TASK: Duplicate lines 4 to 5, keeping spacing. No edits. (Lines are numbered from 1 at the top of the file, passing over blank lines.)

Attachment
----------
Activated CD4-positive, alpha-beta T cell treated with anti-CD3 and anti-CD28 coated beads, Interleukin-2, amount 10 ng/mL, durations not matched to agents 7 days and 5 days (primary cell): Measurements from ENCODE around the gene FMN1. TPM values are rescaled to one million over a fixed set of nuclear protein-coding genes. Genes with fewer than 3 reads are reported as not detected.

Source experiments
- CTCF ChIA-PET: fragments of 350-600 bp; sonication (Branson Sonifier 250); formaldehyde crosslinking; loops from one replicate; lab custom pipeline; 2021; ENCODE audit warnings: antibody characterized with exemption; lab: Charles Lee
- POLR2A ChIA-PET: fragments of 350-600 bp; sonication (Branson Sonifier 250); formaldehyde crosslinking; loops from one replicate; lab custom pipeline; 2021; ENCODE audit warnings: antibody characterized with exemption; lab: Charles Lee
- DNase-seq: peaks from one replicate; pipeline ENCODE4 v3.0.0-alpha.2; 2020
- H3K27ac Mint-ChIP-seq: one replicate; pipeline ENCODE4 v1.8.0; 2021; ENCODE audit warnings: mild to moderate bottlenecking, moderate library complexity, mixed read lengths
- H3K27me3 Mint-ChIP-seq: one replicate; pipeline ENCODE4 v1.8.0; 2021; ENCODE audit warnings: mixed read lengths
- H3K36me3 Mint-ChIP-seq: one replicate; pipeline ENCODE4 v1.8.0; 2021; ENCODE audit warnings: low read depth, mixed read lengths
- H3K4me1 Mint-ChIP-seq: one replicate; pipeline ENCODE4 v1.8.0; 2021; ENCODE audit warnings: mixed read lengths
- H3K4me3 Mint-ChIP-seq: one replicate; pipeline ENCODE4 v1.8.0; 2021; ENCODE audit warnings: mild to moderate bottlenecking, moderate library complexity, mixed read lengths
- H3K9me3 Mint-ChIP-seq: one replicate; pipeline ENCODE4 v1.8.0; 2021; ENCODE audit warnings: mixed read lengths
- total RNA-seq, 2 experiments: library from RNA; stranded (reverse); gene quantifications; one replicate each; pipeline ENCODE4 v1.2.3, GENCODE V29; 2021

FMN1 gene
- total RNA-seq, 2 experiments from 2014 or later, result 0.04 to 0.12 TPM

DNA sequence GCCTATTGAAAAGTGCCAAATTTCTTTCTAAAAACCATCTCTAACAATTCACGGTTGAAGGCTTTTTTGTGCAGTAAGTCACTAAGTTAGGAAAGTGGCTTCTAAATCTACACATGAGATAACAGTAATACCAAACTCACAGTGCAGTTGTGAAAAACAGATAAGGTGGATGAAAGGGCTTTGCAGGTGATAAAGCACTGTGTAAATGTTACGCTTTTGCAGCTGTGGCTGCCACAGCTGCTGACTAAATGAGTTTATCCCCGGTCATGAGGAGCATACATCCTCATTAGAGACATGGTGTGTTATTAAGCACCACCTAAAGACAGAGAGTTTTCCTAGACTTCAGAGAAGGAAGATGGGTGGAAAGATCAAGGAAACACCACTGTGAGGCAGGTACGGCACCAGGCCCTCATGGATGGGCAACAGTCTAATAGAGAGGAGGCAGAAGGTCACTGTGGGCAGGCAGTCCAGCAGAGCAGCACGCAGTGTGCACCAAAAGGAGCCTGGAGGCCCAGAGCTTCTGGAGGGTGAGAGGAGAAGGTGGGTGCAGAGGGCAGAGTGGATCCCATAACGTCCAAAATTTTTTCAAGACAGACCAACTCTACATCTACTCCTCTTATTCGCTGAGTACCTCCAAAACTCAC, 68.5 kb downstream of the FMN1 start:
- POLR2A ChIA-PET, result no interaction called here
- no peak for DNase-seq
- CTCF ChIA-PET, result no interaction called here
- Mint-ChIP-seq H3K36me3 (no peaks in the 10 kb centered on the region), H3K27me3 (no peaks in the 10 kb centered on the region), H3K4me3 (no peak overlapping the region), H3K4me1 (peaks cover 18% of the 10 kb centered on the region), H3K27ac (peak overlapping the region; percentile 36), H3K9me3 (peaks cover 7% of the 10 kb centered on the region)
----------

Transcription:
- POLR2A ChIA-PET: fragments of 350-600 bp; sonication (Branson Sonifier 250); formaldehyde crosslinking; loops from one replicate; lab custom pipeline; 2021; ENCODE audit warnings: antibody characterized with exemption; lab: Charles Lee
- DNase-seq: peaks from one replicate; pipeline ENCODE4 v3.0.0-alpha.2; 2020